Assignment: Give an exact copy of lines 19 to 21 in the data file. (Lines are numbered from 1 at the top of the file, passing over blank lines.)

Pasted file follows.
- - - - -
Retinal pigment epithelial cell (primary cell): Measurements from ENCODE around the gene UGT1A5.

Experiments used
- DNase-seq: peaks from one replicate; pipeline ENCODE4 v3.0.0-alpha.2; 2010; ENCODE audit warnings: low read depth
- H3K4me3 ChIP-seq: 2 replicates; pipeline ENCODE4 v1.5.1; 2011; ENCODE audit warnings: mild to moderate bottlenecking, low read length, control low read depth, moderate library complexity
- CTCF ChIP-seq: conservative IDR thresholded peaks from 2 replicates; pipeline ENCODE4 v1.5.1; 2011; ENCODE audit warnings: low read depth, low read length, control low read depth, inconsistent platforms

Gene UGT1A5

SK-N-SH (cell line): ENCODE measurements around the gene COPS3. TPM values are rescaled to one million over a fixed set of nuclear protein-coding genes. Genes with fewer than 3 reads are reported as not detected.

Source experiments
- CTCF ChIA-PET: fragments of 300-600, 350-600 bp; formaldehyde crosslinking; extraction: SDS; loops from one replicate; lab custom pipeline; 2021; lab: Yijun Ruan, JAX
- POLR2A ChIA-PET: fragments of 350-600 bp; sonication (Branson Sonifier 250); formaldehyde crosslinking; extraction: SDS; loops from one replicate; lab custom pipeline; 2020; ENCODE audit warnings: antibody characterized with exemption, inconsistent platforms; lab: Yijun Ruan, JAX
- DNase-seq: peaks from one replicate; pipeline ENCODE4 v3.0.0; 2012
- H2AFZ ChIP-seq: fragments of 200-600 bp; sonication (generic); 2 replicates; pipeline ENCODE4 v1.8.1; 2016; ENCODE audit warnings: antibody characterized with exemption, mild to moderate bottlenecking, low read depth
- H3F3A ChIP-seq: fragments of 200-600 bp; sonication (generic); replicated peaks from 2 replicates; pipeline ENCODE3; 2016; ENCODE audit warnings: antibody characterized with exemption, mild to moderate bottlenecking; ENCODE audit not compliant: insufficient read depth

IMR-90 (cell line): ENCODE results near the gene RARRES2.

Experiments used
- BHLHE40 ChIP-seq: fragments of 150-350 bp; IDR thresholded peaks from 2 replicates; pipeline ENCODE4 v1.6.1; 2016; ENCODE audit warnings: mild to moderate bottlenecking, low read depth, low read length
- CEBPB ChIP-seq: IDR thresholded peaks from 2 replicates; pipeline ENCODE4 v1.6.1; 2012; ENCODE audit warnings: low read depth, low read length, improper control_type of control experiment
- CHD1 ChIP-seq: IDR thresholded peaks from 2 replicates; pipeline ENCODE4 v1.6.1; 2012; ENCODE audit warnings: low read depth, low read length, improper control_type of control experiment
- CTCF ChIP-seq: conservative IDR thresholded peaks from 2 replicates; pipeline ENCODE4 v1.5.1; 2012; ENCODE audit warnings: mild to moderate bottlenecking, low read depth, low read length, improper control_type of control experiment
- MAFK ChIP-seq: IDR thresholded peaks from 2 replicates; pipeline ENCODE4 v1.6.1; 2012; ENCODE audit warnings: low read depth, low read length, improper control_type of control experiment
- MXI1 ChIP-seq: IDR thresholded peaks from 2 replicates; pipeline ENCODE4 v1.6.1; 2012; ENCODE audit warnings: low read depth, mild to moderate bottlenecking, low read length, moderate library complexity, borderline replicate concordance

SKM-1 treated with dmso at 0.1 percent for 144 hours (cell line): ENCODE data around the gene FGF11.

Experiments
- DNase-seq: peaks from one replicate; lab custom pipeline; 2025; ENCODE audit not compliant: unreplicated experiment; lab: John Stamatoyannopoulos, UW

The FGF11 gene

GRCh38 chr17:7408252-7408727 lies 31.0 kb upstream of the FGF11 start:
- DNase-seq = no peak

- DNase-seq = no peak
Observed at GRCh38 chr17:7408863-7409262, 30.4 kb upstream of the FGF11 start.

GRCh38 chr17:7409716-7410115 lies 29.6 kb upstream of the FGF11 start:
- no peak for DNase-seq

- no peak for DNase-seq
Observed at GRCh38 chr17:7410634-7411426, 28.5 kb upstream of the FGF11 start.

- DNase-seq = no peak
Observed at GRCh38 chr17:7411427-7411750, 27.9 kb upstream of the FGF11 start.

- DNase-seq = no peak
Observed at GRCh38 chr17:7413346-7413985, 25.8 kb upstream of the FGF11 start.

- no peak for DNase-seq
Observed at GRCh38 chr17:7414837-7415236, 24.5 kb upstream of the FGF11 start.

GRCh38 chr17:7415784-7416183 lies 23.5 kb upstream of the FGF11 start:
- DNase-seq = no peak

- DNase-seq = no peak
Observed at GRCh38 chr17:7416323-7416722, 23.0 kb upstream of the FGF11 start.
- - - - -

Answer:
- CTCF ChIP-seq: conservative IDR thresholded peaks from 2 replicates; pipeline ENCODE4 v1.5.1; 2012; ENCODE audit warnings: mild to moderate bottlenecking, low read depth, low read length, improper control_type of control experiment
- MAFK ChIP-seq: IDR thresholded peaks from 2 replicates; pipeline ENCODE4 v1.6.1; 2012; ENCODE audit warnings: low read depth, low read length, improper control_type of control experiment
- MXI1 ChIP-seq: IDR thresholded peaks from 2 replicates; pipeline ENCODE4 v1.6.1; 2012; ENCODE audit warnings: low read depth, mild to moderate bottlenecking, low read length, moderate library complexity, borderline replicate concordance